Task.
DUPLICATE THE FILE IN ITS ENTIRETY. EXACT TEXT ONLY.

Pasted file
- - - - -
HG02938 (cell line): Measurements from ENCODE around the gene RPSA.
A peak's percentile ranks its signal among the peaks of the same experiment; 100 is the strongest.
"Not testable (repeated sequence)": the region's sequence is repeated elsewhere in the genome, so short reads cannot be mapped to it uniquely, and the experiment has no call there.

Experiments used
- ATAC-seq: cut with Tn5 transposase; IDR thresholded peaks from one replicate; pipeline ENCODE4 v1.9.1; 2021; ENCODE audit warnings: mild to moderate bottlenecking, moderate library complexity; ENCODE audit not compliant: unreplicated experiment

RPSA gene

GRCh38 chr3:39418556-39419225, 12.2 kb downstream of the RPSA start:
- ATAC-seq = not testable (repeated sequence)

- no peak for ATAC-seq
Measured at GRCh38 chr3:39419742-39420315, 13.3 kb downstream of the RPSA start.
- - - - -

HG02938 (cell line): Measurements from ENCODE around the gene RPSA.
A peak's percentile ranks its signal among the peaks of the same experiment; 100 is the strongest.
"Not testable (repeated sequence)": the region's sequence is repeated elsewhere in the genome, so short reads cannot be mapped to it uniquely, and the experiment has no call there.

Experiments used
- ATAC-seq: cut with Tn5 transposase; IDR thresholded peaks from one replicate; pipeline ENCODE4 v1.9.1; 2021; ENCODE audit warnings: mild to moderate bottlenecking, moderate library complexity; ENCODE audit not compliant: unreplicated experiment

RPSA gene

GRCh38 chr3:39418556-39419225, 12.2 kb downstream of the RPSA start:
- ATAC-seq = not testable (repeated sequence)

- no peak for ATAC-seq
Measured at GRCh38 chr3:39419742-39420315, 13.3 kb downstream of the RPSA start.